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'People Like Us': Summer Human Refreshment
James Rocchi, Special to MSN Movies

"People Like Us" is the directorial debut of screenwriter Alex Kurtzman (who, alongside Roberto Orci, has written "Star Trek," "Mission: Impossible III," "Transformers" and many more). And like many first-time features, it's a little over-directed and shot through with other first-time filmmaker marks and moments. Nonetheless, it succeeds admirably as a well-tuned family drama supported by great, strong performances. And, put more bluntly, in a summer movie season like this one, I'll definitely take the chance to watch human beings over, say, robot doings.

Co-written by Kurtzman and Orci with Jody Lambert, the movie stars Chris Pine as Sam, a shabby East Coast go-getter with a job based in equal parts on hustle and shamelessness. But after a particularly bad day, Sam comes home to his girlfriend, Hannah (Olivia Wilde), who informs him that his father, an L.A. recording industry almost-legend, has died. Sam reluctantly heads back to L.A., where his mourning mom, played by Michelle Pfeiffer, is waiting. Sam and his dad had a rough few years, and they're still working themselves out in his head. Complicating matters more is the family lawyer (Philip Baker Hall), giving Sam his father's last bequest, a shaving kit full of $150,000 and instructions to deliver it to the nephew and the half-sister Sam never knew he had.

Search: More on Chris Pine | More on Elizabeth Banks

Sam finds his half-sister, Frankie (Elizabeth Banks), a bartender in recovery and a single mom, and his nephew, Josh (Michael Hall D'Addario), a kid with a smart mind, a wounded-but-good heart and an awful haircut. Sam immediately falls into a dramatic model of behavior best-known from romantic comedy, where simply telling the truth at the outset would have prevented any number of complications, but, as he didn't, the web of white lies and falsehoods he weaves as he keeps interacting with Frankie and Josh simply grows more tangled and sticky. It is, to be sure, a familiar story line, but there's something bruised and unkempt about Pine here that makes it much easier to watch, and, as in his other films, the more you beat Pine up -- physically, emotionally -- the more watchable he gets.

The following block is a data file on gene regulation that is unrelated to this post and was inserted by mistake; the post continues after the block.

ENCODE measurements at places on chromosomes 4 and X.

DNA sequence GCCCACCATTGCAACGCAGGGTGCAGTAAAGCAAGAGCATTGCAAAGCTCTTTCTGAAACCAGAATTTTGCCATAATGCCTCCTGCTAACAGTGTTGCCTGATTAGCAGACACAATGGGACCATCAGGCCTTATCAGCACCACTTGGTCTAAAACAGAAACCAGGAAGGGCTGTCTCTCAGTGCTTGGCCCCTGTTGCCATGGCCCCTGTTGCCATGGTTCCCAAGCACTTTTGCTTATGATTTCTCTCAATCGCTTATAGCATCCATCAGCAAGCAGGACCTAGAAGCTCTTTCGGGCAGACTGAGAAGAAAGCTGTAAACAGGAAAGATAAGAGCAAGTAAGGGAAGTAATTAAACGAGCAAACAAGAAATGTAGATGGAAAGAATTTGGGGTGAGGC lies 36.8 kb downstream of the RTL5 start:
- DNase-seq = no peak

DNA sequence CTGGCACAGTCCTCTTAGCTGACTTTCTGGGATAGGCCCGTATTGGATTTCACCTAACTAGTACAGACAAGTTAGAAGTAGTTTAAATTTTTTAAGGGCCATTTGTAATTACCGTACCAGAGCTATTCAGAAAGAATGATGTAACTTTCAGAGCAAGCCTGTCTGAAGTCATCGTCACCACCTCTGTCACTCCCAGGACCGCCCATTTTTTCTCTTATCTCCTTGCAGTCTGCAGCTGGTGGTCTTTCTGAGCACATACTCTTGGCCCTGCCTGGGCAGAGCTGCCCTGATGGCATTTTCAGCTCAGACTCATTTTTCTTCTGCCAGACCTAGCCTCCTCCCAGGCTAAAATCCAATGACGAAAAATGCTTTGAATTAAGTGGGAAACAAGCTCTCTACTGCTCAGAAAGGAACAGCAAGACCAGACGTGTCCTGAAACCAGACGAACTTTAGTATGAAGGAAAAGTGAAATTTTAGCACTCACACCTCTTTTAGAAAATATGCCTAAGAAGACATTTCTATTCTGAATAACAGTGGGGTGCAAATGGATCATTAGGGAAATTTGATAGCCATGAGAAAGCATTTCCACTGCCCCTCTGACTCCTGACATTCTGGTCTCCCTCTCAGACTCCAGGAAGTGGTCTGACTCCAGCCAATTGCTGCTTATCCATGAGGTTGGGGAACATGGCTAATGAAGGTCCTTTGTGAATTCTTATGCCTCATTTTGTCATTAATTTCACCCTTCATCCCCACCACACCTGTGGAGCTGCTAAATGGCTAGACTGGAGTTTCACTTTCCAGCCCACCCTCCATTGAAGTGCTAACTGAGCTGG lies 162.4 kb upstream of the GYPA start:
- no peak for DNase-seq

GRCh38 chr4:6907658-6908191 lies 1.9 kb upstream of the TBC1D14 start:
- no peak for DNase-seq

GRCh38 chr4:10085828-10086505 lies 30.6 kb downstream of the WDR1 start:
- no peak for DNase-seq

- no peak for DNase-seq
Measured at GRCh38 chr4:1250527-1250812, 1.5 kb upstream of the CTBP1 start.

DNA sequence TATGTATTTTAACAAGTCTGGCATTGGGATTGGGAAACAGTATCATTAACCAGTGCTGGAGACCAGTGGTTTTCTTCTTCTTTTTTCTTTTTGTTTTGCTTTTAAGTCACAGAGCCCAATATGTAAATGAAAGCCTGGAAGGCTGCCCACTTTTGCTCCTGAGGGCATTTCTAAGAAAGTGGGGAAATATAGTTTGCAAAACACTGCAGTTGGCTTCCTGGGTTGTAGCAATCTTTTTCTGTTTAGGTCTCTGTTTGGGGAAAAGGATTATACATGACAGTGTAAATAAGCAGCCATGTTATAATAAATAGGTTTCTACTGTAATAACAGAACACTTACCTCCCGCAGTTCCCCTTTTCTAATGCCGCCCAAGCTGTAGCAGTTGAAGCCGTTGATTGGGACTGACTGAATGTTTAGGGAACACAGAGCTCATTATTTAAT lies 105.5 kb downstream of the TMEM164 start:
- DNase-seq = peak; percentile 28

A fellow writer who saw "People Like Us" before me noted how it felt like "Cameron Crowe lite," with its flawed protagonist trying to rediscover his decency in a cold world and an accent on rock 'n' roll as an emotional and cultural touchstone. Considering how Crowe's recent films, like "We Bought a Zoo" and "Elizabethtown," have been outright failures, "Cameron Crowe lite" seems like a preferable state to "Cameron Crowe as of late" by comparison.

And while the film may be over-directed in moments that display the earmarks of a first-time director -- too much reliance on soundtrack selection to speak to emotional tone, a few too many over-thought close-ups and insert-shots -- there are still smart and nice touches here, like a quick shot of plastic wrap going over leftovers to signify the end of a wake, or a sudden fit of passion between Frankie and her neighbor Ted (Mark Duplass). And Banks is superb -- gritty yet glowing, atoning for mistakes she can name and number with hard-earned, sad precision. (There's a scene where -- for lake of a better phrase -- we know what kind of movie Banks is in and she doesn't, and it's fraught with potential Kurtzman does not waste.) D'Addario, ugly hair aside, is also good, even if we don't quite know why his teen is so angry.

Kurtzman -- and, by extension, Orci -- may be trying a little too hard in spots, but they are trying, and stepping out of their crash-boom-'splosion wheelhouse is as risky for them as it is rewarding for the audience. "People Like Us," for its minor flaws, has the major plus of having its heart in the right place, and that alone makes it a sentimental but strongly made standout in a summer otherwise full of superheroes and space aliens.

James Rocchi's writings on film have appeared at Cinematical.com, Netflix.com, AMCtv.com, IFC.com, SFGate.com and in Mother Jones magazine. He was also the on-air film critic for San Francisco's CBS-5 from 2006 to 2008. He now lives in Los Angeles, where every ending is a twist ending.